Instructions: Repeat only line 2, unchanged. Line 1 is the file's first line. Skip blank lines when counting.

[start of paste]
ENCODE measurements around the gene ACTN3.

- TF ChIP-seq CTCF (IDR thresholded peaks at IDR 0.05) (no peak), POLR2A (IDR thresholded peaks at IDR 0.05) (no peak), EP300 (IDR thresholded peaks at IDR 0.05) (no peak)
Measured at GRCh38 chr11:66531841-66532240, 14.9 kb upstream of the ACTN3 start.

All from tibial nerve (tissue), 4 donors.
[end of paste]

- TF ChIP-seq CTCF (IDR thresholded peaks at IDR 0.05) (no peak), POLR2A (IDR thresholded peaks at IDR 0.05) (no peak), EP300 (IDR thresholded peaks at IDR 0.05) (no peak)